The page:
Australia High Court Acquits Cardinal George Pell in Abuse Case

In this Dec 10, 2018, photo, Cardinal George Pell, the most senior Catholic cleric to face sex charges, departs an Australian court. Pell was sentenced in an Australian court on Wednesday, March 13, 2019 to 6 years in prison for molesting two choirboys in a Melbourne cathedral more than 20 …
AP Photo/Asanka Brendon Ratnayake

Australia’s highest court unanimously acquitted Cardinal George Pell of child abuse on Wednesday, after the 78-year-old prelate spent 405 days in jail.

By a vote of 7-0, the high court ruled favorably in Pell’s appeal, noting that there was “a significant possibility that an innocent person has been convicted because the evidence did not establish guilt to the requisite standard of proof.”

“The High Court found that the jury, acting rationally on the whole of the evidence, ought to have entertained a doubt as to the applicant’s guilt with respect to each of the offences for which he was convicted, and ordered that the convictions be quashed and that verdicts of acquittal be entered in their place,” wrote Chief Justice Susan Kiefel in a summary of the decision that has been made public.

In what was described as a “witch hunt” against the conservative prelate, Australian courts went after Pell in 2017 despite the fact that he had already been tried and exonerated in 2002. At that time, former Victorian Supreme Court justice Alec Southwell ruled that accusations of sex abuse against Pell were unsubstantiated, citing “valid criticism of the complainant’s credibility” as well as “the lack of corroborative evidence and the sworn denial of the respondent.”

Writing in the Sydney Morning Herald, Amanda Vanstone said that the “media frenzy surrounding Cardinal George Pell is the lowest point in civil discourse in my lifetime.”

“What we are seeing is no better than a lynch mob from the dark ages,” Vanstone wrote, insisting that Pell has been treated by the media “as guilty from the start,” with no presumption of innocence or sober assessment of the facts of the case.

“What we are seeing now is far worse than a simple assessment of guilt,” Vanstone added. “The public arena is being used to trash a reputation and probably prevent a fair trial.”

In December 2018, Cardinal Pell was convicted of having sexually abused two altar servers while he was Archbishop of Melbourne in the late 1990s, following an earlier mistrial in which a jury was deadlocked at 10-2 in favor of declaring the cardinal “not guilty.”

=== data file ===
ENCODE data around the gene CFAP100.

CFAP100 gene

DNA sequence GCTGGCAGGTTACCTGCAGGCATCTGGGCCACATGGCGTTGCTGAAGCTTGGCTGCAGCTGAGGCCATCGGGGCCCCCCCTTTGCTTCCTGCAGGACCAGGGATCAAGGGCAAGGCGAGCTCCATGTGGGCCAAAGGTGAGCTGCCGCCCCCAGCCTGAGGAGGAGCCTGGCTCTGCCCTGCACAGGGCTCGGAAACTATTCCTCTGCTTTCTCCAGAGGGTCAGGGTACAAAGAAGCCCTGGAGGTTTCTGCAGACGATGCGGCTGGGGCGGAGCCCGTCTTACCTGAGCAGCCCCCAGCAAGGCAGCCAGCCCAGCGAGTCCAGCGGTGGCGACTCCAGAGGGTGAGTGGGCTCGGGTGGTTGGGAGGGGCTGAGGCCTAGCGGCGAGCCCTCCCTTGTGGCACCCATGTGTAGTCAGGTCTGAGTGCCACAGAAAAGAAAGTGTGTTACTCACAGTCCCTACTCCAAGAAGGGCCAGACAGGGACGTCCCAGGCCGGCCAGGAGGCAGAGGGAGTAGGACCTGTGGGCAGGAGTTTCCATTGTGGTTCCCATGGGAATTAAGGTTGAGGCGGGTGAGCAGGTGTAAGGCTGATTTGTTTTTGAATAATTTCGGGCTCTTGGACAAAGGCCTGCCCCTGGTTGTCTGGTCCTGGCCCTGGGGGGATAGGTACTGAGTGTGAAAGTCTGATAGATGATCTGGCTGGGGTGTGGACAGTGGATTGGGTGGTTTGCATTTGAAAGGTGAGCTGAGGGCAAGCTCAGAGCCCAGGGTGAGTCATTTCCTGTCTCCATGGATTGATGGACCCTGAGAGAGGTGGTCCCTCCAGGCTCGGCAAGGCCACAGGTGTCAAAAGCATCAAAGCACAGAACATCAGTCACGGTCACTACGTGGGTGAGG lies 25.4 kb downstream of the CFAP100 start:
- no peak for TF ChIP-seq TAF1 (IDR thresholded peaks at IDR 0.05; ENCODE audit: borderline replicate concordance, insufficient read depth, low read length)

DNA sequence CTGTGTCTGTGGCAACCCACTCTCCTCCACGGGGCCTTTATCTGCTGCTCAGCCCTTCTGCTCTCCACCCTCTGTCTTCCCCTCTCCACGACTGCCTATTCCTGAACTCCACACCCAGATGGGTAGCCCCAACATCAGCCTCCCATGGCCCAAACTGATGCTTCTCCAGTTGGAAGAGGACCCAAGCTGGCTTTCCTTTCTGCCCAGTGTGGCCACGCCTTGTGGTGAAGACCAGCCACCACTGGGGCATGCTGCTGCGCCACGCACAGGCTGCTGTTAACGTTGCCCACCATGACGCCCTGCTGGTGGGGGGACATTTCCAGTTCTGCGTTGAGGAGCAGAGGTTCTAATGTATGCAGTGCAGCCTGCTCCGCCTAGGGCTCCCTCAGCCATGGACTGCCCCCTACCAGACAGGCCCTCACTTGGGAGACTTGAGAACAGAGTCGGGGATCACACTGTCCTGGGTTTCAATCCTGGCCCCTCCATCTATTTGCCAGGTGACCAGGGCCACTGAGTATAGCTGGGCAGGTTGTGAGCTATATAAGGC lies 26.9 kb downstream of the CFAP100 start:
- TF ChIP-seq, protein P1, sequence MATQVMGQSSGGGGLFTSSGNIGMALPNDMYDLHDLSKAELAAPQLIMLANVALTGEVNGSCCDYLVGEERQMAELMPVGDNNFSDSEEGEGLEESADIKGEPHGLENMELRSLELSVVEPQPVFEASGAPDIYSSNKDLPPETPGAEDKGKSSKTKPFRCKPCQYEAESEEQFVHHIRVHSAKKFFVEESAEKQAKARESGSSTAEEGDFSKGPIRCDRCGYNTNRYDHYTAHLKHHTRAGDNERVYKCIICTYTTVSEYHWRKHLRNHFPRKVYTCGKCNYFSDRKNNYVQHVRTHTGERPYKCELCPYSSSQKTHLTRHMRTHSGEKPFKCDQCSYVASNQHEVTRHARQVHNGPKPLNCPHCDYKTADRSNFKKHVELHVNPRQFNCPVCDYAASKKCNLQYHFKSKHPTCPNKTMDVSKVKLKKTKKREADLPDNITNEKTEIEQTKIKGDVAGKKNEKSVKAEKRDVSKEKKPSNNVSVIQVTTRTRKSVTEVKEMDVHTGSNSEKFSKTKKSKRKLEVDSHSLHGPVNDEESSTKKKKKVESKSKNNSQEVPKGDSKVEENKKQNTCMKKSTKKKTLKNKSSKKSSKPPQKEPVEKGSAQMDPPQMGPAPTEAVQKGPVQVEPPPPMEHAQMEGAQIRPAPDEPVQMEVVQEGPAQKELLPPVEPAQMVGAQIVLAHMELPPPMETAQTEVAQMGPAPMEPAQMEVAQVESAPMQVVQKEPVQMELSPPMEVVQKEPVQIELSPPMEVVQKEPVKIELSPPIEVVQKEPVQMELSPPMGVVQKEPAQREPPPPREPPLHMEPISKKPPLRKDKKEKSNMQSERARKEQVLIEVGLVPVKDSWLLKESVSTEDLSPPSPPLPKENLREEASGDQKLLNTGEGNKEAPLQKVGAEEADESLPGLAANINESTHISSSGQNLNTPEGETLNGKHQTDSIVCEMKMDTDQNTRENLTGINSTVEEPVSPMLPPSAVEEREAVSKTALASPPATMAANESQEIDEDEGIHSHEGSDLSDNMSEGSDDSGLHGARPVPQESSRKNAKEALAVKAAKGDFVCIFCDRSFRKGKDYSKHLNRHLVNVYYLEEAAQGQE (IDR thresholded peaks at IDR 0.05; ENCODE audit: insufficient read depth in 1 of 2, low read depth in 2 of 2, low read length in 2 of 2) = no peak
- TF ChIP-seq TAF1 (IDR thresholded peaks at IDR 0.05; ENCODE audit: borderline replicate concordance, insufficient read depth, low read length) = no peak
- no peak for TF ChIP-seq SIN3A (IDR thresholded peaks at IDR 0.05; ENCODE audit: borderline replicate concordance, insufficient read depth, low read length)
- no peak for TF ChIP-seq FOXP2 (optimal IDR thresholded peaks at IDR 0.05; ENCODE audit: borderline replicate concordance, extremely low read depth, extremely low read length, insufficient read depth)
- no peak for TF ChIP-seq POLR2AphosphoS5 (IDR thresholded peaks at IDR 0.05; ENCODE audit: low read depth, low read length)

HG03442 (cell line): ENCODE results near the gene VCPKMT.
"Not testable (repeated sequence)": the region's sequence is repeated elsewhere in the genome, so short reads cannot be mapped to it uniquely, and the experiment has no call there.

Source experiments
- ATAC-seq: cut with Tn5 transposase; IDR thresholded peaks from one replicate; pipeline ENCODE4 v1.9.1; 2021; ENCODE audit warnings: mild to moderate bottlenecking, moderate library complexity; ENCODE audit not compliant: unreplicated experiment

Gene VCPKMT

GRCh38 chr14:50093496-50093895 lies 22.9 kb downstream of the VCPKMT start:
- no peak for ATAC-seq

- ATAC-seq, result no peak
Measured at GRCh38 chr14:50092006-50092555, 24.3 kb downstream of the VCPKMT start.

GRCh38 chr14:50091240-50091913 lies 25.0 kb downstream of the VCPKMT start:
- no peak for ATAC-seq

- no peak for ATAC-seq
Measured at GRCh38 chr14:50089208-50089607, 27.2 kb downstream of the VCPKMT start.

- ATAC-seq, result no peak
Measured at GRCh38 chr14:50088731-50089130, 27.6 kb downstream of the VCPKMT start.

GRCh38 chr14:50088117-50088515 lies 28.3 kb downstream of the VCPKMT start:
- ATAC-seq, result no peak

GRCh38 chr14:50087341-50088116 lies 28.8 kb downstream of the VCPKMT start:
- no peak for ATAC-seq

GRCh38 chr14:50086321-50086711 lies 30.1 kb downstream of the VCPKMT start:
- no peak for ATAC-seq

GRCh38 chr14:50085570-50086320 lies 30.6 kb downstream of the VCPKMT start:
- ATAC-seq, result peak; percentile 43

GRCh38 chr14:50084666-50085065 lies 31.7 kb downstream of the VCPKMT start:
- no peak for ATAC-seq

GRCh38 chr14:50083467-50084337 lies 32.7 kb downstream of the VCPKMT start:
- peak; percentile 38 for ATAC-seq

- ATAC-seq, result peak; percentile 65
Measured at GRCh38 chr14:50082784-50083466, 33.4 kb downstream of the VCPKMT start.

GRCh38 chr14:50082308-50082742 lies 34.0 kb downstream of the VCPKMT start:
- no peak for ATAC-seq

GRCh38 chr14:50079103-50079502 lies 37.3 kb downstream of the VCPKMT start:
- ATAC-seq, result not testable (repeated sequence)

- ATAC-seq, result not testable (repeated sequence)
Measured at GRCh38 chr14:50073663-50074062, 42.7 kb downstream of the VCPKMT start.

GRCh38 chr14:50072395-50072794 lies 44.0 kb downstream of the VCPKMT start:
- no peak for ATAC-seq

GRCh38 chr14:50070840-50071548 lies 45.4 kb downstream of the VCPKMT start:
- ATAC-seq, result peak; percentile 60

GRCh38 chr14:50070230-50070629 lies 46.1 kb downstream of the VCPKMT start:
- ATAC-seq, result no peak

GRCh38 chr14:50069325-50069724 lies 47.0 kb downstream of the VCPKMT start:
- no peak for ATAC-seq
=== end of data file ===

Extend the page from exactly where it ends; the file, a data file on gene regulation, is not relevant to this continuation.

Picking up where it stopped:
A number of witnesses stepped forward to denounce the guilty verdict handed down against Pell in what they describe as the mock trial of an innocent man.

An article by canon lawyer Ed Condon suggested that a series of reporting restrictions imposed by the County Court of Victoria in Australia did not serve to guarantee an impartial trial but rather to obfuscate the truth.

Judging decades-old sex abuse charges with no corroborating evidence risks turning the presumption of innocence into a “legal fiction,” said Condon said, which obliges jurors to choose “between the word of the accuser and that of the accused.”

In these cases, “the right to due process is at risk of becoming moot,” Condon said.

One independent source who was present for the duration of the trial said that the entire proceeding had an “anti-Catholic, anti-clerical drift” and that Pell’s attorneys had made an “unanswerable defense.”

“It was absolutely clear to everyone in that court that the accusations were baseless. It wasn’t that Pell didn’t do what he’s accused of — he clearly couldn’t have done it,” the source said.

In a brief statement following the court’s decision, Pell said that he holds no ill will toward his accuser and that “the only basis for justice is truth.”

“My trial was not a referendum on the Catholic Church; nor a referendum on how Church authorities in Australia dealt with the crime of pedophilia in the Church,” he wrote. “The point was whether I committed these awful crimes, and I did not.”

The current archbishop Sydney, Anthony Fisher, has issued a statement welcoming Pell’s acquittal.

“The Cardinal has always maintained his innocence and today’s decision confirms his conviction was wrong,” Fisher said.

“This has not just been a trial of Cardinal Pell, but also of our legal system and culture,” he added. “The Cardinal’s vindication today invites broader reflection on our system of justice, our commitment to the presumption of innocence, and our treatment of high-profile figures accused of crimes.”

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